"In the secret schools in Burma, students tell their friends in government schools about political rights and challenge their preconceived notions of what the rest of the world is like," Shwe says. "In this way we hope that more people within Burma will learn about the true political situation of the country and one day act to change it."
While Burma once had a strong education system, years of military rule and corruption have eroded its schools. Education through secondary school is technically free, but hidden fees make it inaccessible for many. Learning is almost entirely by rote – teachers deliver perfunctory lectures that require students to repeat phrases in unison, without any explanation of underlying concepts.
Such learning often leaves students unprepared for exams, and those who want to succeed are forced to pay for private tutoring with the teacher. "Usually the teacher will only pass those students who come for tutoring," says Thaw Htun, a former university student and opposition sympathizer.
Such corruption extends to higher education, leading to a generational of professionals with suspect skills. "I am very underconfident in my abilities," says a surgeon outside Rangoon. "I paid to earn my degree but now I am very scared that I will harm my patients because I don't have adequate training."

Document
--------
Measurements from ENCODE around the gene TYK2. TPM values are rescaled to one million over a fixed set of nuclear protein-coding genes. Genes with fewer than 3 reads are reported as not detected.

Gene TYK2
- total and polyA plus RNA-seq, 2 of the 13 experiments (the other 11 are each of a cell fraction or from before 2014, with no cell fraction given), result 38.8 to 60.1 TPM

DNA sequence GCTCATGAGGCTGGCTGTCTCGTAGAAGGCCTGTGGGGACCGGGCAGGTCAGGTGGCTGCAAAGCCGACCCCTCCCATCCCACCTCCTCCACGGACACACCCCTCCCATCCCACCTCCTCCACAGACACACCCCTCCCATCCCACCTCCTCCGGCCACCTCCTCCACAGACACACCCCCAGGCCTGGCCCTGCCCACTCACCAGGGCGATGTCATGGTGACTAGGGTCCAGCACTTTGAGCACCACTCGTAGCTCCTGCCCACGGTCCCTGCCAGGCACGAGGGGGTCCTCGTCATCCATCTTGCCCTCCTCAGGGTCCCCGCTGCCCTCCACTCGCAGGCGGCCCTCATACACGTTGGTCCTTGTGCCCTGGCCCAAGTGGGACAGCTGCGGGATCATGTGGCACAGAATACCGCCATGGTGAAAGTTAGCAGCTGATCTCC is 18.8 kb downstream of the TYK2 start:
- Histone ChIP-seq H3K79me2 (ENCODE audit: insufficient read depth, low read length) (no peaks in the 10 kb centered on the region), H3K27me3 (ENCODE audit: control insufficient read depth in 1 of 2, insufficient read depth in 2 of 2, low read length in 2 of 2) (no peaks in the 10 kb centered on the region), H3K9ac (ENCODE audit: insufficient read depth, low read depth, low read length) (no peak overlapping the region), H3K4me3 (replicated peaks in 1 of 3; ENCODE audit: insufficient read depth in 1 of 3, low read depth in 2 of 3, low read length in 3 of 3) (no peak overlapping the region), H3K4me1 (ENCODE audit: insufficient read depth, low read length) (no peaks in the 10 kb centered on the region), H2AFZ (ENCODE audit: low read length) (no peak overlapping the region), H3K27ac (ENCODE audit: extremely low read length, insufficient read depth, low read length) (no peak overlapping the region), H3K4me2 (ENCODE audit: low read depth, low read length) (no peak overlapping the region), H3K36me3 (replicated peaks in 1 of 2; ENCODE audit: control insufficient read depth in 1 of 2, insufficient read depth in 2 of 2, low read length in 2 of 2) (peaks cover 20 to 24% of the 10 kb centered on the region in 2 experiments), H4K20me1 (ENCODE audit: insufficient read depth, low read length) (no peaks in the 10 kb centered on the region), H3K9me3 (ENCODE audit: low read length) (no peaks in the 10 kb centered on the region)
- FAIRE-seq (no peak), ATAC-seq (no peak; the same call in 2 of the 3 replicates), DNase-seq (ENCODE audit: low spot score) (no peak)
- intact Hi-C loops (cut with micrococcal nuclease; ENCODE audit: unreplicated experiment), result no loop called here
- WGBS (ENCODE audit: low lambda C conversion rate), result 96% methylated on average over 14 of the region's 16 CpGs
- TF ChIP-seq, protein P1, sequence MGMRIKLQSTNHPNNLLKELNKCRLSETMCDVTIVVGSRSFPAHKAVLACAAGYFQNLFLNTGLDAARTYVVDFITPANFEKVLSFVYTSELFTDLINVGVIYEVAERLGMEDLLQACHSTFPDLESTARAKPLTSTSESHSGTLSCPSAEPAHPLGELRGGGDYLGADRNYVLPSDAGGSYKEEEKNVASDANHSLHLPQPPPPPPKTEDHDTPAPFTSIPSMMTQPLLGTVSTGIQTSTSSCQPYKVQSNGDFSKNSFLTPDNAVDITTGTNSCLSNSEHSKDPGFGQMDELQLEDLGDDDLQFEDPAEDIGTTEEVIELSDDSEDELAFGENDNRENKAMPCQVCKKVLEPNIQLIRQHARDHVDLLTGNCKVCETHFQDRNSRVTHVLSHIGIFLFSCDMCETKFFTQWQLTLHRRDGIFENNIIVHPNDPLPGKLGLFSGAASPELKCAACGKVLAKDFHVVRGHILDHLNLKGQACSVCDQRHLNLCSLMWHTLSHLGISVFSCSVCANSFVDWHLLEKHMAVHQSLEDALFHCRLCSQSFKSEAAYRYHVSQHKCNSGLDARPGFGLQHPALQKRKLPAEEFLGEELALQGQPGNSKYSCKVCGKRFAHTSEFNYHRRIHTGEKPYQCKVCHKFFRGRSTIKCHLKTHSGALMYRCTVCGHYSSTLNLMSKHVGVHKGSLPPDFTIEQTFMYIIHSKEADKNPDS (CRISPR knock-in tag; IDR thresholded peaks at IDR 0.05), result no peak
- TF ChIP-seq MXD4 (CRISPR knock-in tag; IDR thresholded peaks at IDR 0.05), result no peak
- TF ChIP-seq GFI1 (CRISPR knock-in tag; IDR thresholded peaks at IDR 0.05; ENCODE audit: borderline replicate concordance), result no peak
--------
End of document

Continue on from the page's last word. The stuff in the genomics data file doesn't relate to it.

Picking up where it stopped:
With government schools prohibitively expensive for many, poor families often turn to monastery education centers. Here Buddhist monks educate children free of charge in subjects such as math and English as well as Buddhism. While these centers provide relief for many poor children, they too are steeped in outdated practices such as rote memorization, says Ashin Zawta, a Rangoon-based monk.
Mr. Zawta, who is associated with the All Burma Monks Alliance, an underground network of political monks, says he is now copying the methods of the activists who run secret schools. "Education is vital if we are to overturn this regime," he says.
In a small, poorly lit monastery on the outskirts of Rangoon, a dozen children – mainly orphans – gather to hear Zawta lecture about Burmese history. They learn of things they may never hear about in a government school, from the details of Burma's experiment with democracy in the 1950s (which was overturned by a military coup) to the Saffron Revolution.
Zawta and other monks have initiated such lessons in monasteries across the city. In Mandalay, a group of prominent monks is trying to foster critical thinking by establishing a school with textbooks from the West. "After last September, many monks realized that we need to introduce politics to the next generation, and the only way we can do that is by getting them to think critically," Zawta says.
But the networks of secret schools faces many obstacles. Some rely on remittances from relatives abroad or donations from Burmese political groups. But most are volunteer efforts. In one jungle school, three teenagers teach a handful of orphans for no pay, just a bowl of rice.
"We have to persist despite the difficulties," Shwe says. "We hope to create the next generation of leaders."